Do good (αγατοποιητε agathopoiēte). Third-class condition, εαν ean and present subjunctive. This verb not in old Greek, but in lxx.Even sinners (και οι αμαρτωλοι kai hoi hamartōloi). Even the sinners, the article distinguishing the class. Matthew 5:46 has “even the publicans” and Matthew 5:47 ”even the Gentiles.” That completes the list of the outcasts for “sinners” includes “harlots” and all the rest.
If ye lend (εαν δανισητε ean danisēte). Third-class condition, first aorist active subjunctive from δανιζω danizō (old form δανειζω daneizō) to lend for interest in a business transaction (here in active to lend and Matthew 5:42 middle to borrow and nowhere else in N.T.), whereas κιχρημι kichrēmi (only Luke 11:5 in N.T.) means to loan as a friendly act.To receive again as much (ινα απολαβωσιν τα ισα hina apolabōsin ta isa). Second aorist active subjunctive of απολαμβανω apolambanō old verb, to get back in full like απεχω apechō in Luke 6:24. Literally here, “that they may get back the equal” (principal and interest, apparently). It could mean “equivalent services.” No parallel in Matthew.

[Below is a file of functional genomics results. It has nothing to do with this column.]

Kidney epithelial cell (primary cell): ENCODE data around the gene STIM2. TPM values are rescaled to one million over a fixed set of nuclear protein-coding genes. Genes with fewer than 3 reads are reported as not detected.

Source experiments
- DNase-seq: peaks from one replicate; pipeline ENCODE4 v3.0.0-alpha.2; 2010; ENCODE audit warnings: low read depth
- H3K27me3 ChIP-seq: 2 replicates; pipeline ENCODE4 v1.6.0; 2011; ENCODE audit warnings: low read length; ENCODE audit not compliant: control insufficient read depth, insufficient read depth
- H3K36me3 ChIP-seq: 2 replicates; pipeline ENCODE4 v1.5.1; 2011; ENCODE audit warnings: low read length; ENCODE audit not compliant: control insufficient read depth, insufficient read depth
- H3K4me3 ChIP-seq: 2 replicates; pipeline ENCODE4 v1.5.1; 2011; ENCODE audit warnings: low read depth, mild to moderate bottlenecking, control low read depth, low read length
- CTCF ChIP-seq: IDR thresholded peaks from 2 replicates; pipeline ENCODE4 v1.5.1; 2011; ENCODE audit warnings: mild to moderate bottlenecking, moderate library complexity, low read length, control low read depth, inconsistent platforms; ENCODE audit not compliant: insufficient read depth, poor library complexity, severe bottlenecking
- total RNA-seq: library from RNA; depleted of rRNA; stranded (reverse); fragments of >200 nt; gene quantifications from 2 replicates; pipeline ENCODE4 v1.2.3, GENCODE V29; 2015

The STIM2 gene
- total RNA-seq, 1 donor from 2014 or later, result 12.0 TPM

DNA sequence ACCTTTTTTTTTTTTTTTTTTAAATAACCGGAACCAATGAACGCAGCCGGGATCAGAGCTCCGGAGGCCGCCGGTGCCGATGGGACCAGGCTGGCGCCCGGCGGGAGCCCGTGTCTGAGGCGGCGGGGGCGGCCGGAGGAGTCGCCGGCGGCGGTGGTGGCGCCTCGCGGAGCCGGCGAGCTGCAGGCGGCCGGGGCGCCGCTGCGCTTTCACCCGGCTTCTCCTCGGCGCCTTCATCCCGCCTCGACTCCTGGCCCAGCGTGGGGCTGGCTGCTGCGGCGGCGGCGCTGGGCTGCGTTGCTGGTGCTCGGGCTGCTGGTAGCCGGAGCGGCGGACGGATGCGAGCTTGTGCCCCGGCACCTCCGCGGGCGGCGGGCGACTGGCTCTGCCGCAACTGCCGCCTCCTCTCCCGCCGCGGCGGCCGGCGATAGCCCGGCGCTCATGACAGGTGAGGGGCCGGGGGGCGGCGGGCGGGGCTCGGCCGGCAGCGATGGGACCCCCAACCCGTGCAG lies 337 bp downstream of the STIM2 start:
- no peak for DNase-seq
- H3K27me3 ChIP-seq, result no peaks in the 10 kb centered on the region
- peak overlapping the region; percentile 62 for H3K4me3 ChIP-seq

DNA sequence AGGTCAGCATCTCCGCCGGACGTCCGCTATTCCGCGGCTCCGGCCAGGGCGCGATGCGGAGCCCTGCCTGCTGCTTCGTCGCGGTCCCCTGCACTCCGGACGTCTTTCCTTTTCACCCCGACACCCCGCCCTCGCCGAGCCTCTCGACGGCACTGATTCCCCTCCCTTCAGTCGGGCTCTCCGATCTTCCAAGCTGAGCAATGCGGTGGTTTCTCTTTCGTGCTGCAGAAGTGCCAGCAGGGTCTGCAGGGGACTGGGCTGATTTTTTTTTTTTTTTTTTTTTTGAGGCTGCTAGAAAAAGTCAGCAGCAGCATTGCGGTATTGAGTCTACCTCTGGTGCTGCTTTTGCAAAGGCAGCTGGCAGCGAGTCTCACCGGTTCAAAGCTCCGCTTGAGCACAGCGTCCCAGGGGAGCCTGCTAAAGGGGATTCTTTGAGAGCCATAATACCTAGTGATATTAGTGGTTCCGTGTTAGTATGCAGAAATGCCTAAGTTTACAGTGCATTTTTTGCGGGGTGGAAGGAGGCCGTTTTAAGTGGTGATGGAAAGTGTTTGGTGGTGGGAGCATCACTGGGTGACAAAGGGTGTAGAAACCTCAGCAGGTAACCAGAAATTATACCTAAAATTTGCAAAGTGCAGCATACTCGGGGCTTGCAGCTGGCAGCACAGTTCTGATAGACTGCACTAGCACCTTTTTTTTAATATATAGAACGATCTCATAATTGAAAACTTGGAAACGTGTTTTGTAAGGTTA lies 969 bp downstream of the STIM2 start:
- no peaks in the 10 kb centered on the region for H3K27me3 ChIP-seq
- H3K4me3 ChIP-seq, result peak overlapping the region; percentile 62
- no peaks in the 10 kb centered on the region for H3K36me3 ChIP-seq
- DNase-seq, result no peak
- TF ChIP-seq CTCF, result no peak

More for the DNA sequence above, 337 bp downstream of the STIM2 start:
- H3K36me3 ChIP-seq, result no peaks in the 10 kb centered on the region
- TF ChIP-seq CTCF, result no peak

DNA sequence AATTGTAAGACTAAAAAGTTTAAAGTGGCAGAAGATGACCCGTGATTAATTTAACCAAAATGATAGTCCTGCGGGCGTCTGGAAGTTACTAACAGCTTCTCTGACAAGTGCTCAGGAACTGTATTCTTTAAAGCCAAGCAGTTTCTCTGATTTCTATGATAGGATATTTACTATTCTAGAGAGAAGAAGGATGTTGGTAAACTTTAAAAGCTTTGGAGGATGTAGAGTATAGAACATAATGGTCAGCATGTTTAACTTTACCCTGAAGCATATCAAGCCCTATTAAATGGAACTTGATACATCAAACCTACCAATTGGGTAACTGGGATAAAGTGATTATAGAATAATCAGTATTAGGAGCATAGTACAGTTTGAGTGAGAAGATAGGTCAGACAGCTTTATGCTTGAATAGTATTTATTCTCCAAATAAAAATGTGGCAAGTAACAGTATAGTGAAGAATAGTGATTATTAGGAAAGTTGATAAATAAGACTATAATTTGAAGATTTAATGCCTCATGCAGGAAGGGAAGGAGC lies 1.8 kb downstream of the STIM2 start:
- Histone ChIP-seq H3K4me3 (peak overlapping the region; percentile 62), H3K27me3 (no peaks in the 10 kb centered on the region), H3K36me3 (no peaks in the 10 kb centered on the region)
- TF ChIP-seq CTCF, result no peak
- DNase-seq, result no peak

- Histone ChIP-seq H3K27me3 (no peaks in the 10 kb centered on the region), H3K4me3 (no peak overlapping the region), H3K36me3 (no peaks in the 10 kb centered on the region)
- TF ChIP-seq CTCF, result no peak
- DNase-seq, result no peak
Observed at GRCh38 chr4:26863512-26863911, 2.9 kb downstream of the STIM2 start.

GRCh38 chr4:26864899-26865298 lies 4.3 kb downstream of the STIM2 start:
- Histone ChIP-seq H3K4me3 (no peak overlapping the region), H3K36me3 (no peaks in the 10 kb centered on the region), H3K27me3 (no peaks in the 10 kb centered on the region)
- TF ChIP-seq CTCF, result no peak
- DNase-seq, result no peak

But (πλην plēn). Plain adversative like πλην plēn in Luke 6:24. Never despairing (μηδεν απελπιζοντες mēden apelpizontes). Μηδεν Mēden is read by A B L Bohairic and is the reading of Westcott and Hort. The reading μηδενα mēdena is translated “despairing of no man.” The Authorized Version has it “hoping for nothing again,” a meaning for απελπιζω apelpizō with no parallel elsewhere. Field (Otium Nor.iii. 40) insists that all the same the context demands this meaning because of απελπιζειν apelpizein in Luke 6:34, but the correct reading there is ελπιζειν elpizein not απελπιζειν apelpizein Here Field‘s argument falls to the ground. The word occurs in Polybius, Diodorus, lxx with the sense of despairing and that is the meaning here. D and Old Latin documents have nihil desperantes, but the Vulgate has nihil inde sperantes (hoping for nothing thence) and this false rendering has wrought great havoc in Europe. “On the strength of it Popes and councils have repeatedly condemned the taking of any interest whatever for loans. As loans could not be had without interest, and Christians were forbidden to take it, money lending passed into the hands of the Jews, and added greatly to the unnatural detestation in which Jews were held” (Plummer). By “never despairing” or “giving up nothing in despair” Jesus means that we are not to despair about getting the money back. We are to help the apparently hopeless cases. Medical writers use the word for desperate or hopeless cases.Sons of the Most High (υοι υπσιστου huoi Hupsistou). In Luke 1:32 Jesus is called “Son of the Highest” and here all real children or sons of God (Luke 20:36) are so termed. See also Luke 1:35, Luke 1:76 for the use of “the Highest” of God. He means the same thing that we see in Matthew 5:45, Matthew 5:48 by “your Father.” Toward the unthankful and evil (επι τους αχαριστους και πονηρους epi tous acharistous kai ponērous). God the Father is kind towards the unkind and wicked. Note the one article with both adjectives.